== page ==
In Ozenne v. Chase Manhattan Bank (In re Ozenne), a majority of the U.S.
In recent years, bankruptcy judges — including the co-author of this article — have been mediating cases with more frequency. Parties in bankruptcy-related disputes often request that one of the local bankruptcy judges mediate their cases, or in other cases, that a bankruptcy judge refer a matter to a colleague for mediation.
Autonomy. Flexibility. Privacy. Cost Efficiency. Closure. These are some of the many reasons that parties choose to mediate. But once the parties agree to mediate, then what? Below are suggestions to help you maximize the value of mediation in bankruptcy cases.
A. How to Get the Most Out of Your Mediation
We asked our joint membership to respond to mediation-related survey questions in order to better understand the experience and to receive comments from the litigant’s and mediator’s perspectives. We would like to thank all those who responded to the survey. We received a robust response and are providing highlights to our joint membership.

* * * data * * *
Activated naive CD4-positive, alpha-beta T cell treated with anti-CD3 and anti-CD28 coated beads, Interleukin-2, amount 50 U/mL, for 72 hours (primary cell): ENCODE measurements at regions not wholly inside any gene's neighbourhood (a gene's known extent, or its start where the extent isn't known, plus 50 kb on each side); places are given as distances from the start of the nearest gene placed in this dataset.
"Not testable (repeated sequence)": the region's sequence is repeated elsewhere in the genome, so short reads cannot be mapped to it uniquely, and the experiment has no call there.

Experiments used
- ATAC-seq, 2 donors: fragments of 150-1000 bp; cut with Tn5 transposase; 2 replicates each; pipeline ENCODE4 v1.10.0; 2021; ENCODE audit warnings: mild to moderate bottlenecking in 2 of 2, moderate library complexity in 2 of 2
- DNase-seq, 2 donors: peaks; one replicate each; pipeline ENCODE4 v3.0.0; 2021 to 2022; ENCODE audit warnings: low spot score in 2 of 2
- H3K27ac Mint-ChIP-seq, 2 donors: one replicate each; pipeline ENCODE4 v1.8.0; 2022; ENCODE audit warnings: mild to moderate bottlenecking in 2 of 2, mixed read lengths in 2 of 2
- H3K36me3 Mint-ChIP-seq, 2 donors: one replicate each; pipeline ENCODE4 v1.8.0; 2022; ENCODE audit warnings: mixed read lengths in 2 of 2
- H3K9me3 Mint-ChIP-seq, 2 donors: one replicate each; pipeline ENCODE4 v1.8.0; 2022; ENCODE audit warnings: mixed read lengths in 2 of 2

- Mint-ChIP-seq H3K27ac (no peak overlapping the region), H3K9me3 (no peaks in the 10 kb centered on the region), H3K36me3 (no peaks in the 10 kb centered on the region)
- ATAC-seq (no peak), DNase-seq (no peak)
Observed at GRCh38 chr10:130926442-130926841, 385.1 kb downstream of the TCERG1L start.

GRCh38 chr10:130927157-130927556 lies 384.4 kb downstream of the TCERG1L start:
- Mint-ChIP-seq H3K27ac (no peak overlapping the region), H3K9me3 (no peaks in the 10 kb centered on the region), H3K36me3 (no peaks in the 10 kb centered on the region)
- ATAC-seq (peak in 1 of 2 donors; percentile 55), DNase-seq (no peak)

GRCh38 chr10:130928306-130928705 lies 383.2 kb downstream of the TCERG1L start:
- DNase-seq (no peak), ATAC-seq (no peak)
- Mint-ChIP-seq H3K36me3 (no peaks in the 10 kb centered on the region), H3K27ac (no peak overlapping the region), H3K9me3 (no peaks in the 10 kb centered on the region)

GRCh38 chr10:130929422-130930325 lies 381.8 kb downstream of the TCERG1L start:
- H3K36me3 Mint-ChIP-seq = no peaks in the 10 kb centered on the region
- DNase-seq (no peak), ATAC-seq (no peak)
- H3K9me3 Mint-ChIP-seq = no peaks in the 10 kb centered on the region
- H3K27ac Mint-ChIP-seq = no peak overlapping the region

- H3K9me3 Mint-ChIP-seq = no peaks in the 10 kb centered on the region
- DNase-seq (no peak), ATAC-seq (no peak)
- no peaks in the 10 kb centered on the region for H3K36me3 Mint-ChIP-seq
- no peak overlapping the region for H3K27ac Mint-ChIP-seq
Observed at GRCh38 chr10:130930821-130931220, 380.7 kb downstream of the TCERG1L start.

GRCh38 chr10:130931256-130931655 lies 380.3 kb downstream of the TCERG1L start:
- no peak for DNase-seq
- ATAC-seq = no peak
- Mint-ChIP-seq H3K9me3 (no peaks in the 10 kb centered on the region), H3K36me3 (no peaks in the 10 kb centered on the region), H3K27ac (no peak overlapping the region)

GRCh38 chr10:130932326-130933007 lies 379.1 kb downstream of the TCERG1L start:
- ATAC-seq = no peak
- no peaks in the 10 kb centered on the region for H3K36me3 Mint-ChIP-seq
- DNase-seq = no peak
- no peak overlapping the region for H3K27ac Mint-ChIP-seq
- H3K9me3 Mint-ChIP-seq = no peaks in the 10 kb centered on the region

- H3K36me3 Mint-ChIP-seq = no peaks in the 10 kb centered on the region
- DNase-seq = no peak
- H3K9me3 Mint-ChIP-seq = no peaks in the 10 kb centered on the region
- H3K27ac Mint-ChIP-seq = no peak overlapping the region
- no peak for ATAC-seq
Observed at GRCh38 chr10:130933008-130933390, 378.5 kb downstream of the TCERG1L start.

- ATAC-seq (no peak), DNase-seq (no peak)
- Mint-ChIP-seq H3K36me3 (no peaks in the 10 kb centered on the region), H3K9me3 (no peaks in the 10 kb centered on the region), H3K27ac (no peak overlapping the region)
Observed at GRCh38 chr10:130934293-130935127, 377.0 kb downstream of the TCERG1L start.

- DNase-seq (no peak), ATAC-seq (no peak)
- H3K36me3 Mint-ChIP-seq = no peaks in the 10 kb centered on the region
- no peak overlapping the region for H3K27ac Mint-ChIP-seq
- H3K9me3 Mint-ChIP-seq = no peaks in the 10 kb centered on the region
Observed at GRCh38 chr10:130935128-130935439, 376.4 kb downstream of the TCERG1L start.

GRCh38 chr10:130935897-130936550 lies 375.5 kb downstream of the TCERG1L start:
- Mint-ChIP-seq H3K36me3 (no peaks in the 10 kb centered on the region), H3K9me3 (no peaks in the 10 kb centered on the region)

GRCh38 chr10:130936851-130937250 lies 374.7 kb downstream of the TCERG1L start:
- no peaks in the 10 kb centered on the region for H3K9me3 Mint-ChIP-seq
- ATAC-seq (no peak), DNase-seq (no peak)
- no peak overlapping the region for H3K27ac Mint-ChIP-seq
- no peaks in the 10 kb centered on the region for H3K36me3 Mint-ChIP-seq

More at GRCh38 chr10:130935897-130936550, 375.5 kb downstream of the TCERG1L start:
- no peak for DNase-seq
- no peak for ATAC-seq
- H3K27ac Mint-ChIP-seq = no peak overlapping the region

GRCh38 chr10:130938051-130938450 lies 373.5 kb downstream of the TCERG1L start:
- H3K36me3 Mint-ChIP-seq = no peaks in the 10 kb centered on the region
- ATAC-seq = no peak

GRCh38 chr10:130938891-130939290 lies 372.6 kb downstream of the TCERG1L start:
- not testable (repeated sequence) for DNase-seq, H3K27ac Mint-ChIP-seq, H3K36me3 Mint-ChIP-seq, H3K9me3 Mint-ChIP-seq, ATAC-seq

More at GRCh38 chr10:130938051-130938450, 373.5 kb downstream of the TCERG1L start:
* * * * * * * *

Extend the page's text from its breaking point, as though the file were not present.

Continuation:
This article by C. Edward Dobbs provides a detailed outline for party advocates and mediators.
In June 2015, the Tenth Circuit Court of Appeals decided In re Alternate Fuels Inc., clarifying its position on debt-equity recharacterization in light of two Supreme Court decisions and further entrenching a circuit split on recharacterization analysis.
Section 510(b) of the Bankruptcy Code expressly subordinates claims arising from the purchase or sale of a security in the debtor or an affiliate to the level of equity. It thus functions as a form of recharacterization. Despite its broad scope, § 510(b) is relatively underused, making it a potentially powerful tool for creative debtors, committees and trustees.
Morris, Nichols, Arsht & Tunnell LLP
Pachulski Stang Ziehl & Jones LLP
Holland & Knight LLP
Membership Relations Director
Ice Miller LLP